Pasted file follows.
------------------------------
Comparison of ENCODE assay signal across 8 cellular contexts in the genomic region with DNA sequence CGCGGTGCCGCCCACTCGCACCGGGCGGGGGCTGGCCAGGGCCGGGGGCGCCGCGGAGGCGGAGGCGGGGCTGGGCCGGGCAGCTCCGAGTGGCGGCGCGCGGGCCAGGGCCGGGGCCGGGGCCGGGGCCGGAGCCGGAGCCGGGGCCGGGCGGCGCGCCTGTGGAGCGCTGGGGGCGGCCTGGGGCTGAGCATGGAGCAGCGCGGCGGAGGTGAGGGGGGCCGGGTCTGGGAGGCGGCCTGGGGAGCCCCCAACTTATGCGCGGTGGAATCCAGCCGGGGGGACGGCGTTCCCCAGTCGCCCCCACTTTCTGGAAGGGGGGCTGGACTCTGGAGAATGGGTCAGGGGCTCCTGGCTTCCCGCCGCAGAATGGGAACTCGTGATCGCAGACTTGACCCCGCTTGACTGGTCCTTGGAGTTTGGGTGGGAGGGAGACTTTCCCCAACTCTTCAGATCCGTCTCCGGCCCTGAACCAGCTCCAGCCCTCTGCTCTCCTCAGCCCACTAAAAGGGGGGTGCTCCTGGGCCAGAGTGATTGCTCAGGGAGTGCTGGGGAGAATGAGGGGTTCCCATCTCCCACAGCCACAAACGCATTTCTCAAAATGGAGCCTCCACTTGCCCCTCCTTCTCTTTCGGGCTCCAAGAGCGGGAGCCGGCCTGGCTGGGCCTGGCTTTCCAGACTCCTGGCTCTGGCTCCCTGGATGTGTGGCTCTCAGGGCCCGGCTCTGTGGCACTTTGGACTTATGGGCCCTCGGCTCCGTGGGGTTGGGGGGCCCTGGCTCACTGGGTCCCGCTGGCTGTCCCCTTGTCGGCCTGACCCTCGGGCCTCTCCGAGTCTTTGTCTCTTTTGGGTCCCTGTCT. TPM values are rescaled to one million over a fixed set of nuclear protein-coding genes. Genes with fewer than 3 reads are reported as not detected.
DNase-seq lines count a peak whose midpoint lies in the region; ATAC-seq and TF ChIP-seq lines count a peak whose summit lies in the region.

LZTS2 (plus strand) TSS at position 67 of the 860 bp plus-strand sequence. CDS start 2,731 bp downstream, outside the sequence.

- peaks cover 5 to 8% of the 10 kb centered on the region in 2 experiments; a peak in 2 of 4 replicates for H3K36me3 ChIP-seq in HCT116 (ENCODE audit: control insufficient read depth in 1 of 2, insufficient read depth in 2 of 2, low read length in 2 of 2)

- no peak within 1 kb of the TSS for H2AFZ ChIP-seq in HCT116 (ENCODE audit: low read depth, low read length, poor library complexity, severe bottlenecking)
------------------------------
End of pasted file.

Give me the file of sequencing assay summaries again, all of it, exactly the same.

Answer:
Comparison of ENCODE assay signal across 8 cellular contexts in the genomic region with DNA sequence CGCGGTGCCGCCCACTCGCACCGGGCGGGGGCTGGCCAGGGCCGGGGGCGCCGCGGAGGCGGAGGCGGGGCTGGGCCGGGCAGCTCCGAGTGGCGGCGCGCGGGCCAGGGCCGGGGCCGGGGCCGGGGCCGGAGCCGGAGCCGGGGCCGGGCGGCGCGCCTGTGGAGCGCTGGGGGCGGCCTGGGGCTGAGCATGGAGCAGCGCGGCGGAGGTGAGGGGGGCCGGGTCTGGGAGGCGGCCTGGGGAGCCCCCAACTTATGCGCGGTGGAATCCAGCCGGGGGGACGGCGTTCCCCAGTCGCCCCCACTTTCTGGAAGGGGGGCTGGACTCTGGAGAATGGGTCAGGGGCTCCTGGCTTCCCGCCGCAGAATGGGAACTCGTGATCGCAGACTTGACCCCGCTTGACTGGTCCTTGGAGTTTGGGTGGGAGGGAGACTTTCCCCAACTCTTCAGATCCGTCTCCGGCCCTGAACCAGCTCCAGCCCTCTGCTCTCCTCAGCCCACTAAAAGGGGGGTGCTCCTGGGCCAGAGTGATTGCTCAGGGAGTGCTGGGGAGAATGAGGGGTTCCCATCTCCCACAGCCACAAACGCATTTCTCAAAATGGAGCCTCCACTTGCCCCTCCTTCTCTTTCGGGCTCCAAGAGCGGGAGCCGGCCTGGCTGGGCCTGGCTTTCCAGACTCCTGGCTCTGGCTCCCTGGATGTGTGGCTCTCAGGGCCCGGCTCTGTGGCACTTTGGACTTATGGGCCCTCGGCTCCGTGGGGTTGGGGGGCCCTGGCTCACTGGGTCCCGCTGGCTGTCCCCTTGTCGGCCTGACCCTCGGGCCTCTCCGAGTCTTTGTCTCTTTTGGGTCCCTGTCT. TPM values are rescaled to one million over a fixed set of nuclear protein-coding genes. Genes with fewer than 3 reads are reported as not detected.
DNase-seq lines count a peak whose midpoint lies in the region; ATAC-seq and TF ChIP-seq lines count a peak whose summit lies in the region.

LZTS2 (plus strand) TSS at position 67 of the 860 bp plus-strand sequence. CDS start 2,731 bp downstream, outside the sequence.

- peaks cover 5 to 8% of the 10 kb centered on the region in 2 experiments; a peak in 2 of 4 replicates for H3K36me3 ChIP-seq in HCT116 (ENCODE audit: control insufficient read depth in 1 of 2, insufficient read depth in 2 of 2, low read length in 2 of 2)

- no peak within 1 kb of the TSS for H2AFZ ChIP-seq in HCT116 (ENCODE audit: low read depth, low read length, poor library complexity, severe bottlenecking)